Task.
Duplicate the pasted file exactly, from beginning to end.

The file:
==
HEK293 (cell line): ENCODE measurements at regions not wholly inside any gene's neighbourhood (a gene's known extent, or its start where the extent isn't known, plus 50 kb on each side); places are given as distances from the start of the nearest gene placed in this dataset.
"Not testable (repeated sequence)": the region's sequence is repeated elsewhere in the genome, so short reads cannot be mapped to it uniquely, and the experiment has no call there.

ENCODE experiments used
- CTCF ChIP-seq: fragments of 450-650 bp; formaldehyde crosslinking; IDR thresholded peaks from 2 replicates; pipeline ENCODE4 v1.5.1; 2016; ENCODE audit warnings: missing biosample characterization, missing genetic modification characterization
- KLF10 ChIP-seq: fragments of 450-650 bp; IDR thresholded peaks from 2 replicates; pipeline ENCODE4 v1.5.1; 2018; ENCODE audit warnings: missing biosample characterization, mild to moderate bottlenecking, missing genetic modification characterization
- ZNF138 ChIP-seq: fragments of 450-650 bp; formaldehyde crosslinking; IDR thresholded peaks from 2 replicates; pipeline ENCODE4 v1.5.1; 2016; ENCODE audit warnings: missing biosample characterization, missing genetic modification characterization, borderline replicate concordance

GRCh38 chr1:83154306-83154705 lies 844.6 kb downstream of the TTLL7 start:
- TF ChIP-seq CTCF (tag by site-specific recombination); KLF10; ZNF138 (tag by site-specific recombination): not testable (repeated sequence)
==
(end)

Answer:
HEK293 (cell line): ENCODE measurements at regions not wholly inside any gene's neighbourhood (a gene's known extent, or its start where the extent isn't known, plus 50 kb on each side); places are given as distances from the start of the nearest gene placed in this dataset.
"Not testable (repeated sequence)": the region's sequence is repeated elsewhere in the genome, so short reads cannot be mapped to it uniquely, and the experiment has no call there.

ENCODE experiments used
- CTCF ChIP-seq: fragments of 450-650 bp; formaldehyde crosslinking; IDR thresholded peaks from 2 replicates; pipeline ENCODE4 v1.5.1; 2016; ENCODE audit warnings: missing biosample characterization, missing genetic modification characterization
- KLF10 ChIP-seq: fragments of 450-650 bp; IDR thresholded peaks from 2 replicates; pipeline ENCODE4 v1.5.1; 2018; ENCODE audit warnings: missing biosample characterization, mild to moderate bottlenecking, missing genetic modification characterization
- ZNF138 ChIP-seq: fragments of 450-650 bp; formaldehyde crosslinking; IDR thresholded peaks from 2 replicates; pipeline ENCODE4 v1.5.1; 2016; ENCODE audit warnings: missing biosample characterization, missing genetic modification characterization, borderline replicate concordance

GRCh38 chr1:83154306-83154705 lies 844.6 kb downstream of the TTLL7 start:
- TF ChIP-seq CTCF (tag by site-specific recombination); KLF10; ZNF138 (tag by site-specific recombination): not testable (repeated sequence)